Science Inventory

Integrated Emergy, Energy and Economic Evaluation of Rice and Vegetable Production Systems in Alluvial Paddy Fields: Implications for Agricultural Policy in China

Citation:

LU, H., Y. Bai, H. Ren, AND D. E. CAMPBELL. Integrated Emergy, Energy and Economic Evaluation of Rice and Vegetable Production Systems in Alluvial Paddy Fields: Implications for Agricultural Policy in China. JOURNAL OF ENVIRONMENTAL MANAGEMENT. Elsevier Science Ltd, New York, NY, 91(12):2727-2735, (2010).

Impact/Purpose:

This paper presents a comparative study of alternative methods for evaluating crop production systems in China with the goal helping land managers make decisions that result in a more prosperous and sustainable system. Assessments were performed using emergy, energy, and economic methods and the relative costs and benefits of rice culture, vegetable culture and a combined rice–vegetable rotation system were compared. These three methods (economics, emergy analysis, and energy analysis) were found to be complementary, and each one provided different information about the three systems, which together could be used to make better decisions and optimize the system for various purposes, e.g., maximum economic efficiency, sustainability, or energy efficiency. This paper was published in a journal with a moderate impact factor. It gives direct and practical advice on modifying agricultural incentives in China so that sustainability can be maximized. The potential impact could be high if this work is used to set agricultural policy in china and I other countries of the world.

Description:

China is the largest rice producing and consuming country in the world, but rice production has given way to the production of vegetables during the past twenty years. The government has been trying to stop this land-use conversion and increase the area in rice-vegetable rotation. Important questions that must be answered to determine what strategy is best for society are, “What is the reason behind this conversion?”; “Which system is more productive and which is more sustainable?”; and “How can economic policy be used to adjust the pattern of farmland use to attain sustainable development?” To answer these questions, a combined evaluation of these agricultural production systems was done using emergy, energy and economic methods. An economic analysis clearly showed that the reason for this conversion was simply that the economic output/input ratio and the benefit density of the vegetable production system were greater than that of rice. However, both energy and emergy evaluations showed that long-term rice was the best choice for sustainable development, followed by rotation systems. The current price of rice is lower than the em-value of rice produced from the long-term rice system, but higher than that of rice produced from the rotation system. Scenario analysis showed that if the government increases the price of rice to the em-value of rice produced from the long-term rice system, US$0.4/kg, and takes the value of soil organic matter into account, the economic output/input ratios of both the rice and rotation systems will be higher than that of the vegetable system. The three methods, energy, emergy and economics, are different but complementary, each revealing a different aspect of the same system. Their combined use shows not only the reasons behind a system’s current state or condition, but also the way to adjust these systems to move toward more sustainable states.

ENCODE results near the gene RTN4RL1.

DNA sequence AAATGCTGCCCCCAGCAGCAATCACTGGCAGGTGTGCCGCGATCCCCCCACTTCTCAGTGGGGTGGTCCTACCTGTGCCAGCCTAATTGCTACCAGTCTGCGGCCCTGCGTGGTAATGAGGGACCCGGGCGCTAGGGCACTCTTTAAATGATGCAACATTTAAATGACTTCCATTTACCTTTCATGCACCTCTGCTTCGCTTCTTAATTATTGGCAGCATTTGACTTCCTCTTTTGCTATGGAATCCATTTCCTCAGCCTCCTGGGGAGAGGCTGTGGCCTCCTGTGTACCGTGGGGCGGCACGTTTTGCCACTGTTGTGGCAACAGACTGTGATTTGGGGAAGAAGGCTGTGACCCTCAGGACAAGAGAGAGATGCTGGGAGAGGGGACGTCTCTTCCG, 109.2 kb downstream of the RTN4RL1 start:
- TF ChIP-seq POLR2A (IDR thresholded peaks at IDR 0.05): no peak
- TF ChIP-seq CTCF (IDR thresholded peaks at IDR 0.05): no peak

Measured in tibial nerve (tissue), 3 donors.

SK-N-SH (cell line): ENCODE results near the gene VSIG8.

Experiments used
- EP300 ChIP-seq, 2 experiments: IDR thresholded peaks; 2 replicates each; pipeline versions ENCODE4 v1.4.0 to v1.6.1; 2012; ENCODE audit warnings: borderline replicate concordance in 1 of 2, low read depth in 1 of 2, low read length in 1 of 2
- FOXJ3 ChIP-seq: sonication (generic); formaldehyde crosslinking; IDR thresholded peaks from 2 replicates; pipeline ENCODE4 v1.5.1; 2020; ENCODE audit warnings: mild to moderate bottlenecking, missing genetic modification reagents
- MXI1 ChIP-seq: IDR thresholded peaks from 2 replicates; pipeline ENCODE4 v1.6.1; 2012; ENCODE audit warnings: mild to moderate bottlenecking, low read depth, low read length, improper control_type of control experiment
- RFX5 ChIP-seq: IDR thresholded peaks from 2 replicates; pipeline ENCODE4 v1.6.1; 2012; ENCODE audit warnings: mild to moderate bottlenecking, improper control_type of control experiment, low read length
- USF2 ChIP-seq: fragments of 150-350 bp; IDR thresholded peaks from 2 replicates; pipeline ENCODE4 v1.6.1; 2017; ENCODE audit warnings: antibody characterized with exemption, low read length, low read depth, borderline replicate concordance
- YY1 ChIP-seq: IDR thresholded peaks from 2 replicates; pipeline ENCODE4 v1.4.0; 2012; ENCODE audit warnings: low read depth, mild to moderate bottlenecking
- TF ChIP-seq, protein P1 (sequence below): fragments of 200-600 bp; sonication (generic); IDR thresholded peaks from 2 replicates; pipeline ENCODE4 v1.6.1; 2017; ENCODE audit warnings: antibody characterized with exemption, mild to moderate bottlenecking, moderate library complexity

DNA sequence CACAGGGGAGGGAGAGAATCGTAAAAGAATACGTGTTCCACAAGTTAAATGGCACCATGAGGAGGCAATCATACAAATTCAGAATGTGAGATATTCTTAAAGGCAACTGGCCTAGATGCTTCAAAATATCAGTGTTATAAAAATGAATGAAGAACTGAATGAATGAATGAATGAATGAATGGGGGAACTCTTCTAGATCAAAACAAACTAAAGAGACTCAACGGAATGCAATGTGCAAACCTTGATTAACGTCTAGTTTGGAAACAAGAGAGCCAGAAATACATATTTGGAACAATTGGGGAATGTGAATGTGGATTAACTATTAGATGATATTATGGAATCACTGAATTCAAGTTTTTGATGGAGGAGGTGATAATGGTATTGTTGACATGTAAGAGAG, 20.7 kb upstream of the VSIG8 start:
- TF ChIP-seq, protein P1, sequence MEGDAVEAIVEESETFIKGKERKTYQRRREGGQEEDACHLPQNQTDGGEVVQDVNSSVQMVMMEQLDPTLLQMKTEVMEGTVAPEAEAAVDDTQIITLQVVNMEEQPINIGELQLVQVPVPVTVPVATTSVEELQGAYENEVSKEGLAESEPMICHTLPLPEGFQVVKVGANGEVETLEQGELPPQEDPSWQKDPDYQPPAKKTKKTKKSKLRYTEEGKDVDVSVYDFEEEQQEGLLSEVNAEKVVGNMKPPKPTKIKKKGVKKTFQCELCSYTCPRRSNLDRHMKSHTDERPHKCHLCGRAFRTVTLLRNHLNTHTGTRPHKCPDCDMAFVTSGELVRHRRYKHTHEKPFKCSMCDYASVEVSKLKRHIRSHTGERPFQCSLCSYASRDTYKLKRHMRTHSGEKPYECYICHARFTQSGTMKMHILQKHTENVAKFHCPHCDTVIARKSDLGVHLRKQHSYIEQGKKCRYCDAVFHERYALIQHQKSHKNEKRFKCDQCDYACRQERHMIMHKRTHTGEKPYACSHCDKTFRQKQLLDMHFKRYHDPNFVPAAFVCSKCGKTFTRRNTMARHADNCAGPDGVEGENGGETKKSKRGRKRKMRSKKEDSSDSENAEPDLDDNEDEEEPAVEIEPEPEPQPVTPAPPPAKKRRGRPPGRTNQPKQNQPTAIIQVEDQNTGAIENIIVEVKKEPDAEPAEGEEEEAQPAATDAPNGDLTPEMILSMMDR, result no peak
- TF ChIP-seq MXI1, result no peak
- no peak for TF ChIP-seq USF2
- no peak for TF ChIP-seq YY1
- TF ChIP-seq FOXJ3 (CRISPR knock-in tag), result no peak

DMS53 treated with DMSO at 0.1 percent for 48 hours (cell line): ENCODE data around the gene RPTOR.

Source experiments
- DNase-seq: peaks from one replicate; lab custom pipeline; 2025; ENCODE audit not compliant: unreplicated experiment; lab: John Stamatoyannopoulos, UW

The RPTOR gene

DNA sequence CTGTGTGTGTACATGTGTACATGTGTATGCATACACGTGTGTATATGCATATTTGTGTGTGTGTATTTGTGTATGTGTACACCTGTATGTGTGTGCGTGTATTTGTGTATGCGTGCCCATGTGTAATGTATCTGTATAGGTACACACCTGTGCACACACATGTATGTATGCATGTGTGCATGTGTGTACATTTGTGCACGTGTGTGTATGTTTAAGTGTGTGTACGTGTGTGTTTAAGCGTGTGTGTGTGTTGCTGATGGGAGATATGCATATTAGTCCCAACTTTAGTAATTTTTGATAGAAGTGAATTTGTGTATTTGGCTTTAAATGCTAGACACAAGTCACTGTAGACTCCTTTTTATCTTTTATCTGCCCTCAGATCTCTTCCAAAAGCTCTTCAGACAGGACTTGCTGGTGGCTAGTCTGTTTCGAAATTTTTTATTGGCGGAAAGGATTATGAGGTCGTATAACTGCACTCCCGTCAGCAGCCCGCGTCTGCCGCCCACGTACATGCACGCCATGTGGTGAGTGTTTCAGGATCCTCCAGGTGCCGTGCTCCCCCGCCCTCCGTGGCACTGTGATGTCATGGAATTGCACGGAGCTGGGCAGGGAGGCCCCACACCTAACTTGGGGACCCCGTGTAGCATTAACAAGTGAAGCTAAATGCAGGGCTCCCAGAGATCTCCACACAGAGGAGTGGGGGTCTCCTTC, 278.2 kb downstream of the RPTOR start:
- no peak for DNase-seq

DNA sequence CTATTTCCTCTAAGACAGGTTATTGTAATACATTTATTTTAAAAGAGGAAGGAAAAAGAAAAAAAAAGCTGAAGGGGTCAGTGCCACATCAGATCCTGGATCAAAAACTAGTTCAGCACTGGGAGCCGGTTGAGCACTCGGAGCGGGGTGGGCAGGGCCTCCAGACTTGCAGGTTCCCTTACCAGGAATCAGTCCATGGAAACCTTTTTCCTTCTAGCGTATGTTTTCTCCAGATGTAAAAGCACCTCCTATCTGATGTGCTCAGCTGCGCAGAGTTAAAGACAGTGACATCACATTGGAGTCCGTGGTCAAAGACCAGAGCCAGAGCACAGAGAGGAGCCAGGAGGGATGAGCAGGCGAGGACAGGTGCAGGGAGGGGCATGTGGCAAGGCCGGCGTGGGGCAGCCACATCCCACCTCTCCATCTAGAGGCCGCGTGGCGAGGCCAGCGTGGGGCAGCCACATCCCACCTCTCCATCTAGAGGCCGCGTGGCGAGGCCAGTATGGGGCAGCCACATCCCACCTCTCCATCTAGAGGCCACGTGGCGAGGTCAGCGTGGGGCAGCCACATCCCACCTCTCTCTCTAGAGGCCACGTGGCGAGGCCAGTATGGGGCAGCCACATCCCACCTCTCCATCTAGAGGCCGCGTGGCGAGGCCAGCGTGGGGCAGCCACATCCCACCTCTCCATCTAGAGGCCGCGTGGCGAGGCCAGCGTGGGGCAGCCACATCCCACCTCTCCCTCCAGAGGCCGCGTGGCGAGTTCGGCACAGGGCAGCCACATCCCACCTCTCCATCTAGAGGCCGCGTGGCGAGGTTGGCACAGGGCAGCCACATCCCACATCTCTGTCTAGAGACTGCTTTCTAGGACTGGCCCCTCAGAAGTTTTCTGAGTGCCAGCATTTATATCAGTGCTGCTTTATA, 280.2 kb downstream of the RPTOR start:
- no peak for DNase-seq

URLs/Downloads:

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Record Details:

Record Type: DOCUMENT (JOURNAL/PEER REVIEWED JOURNAL)
Product Published Date: 12/01/2010
Record Last Revised: 05/10/2011
OMB Category: Other
Record ID: 230095

Organization:

U.S. ENVIRONMENTAL PROTECTION AGENCY

OFFICE OF RESEARCH AND DEVELOPMENT

NATIONAL HEALTH AND ENVIRONMENTAL EFFECTS RESEARCH LABORATORY

ATLANTIC ECOLOGY DIVISION

MONITORING AND ASSESSMENT BRANCH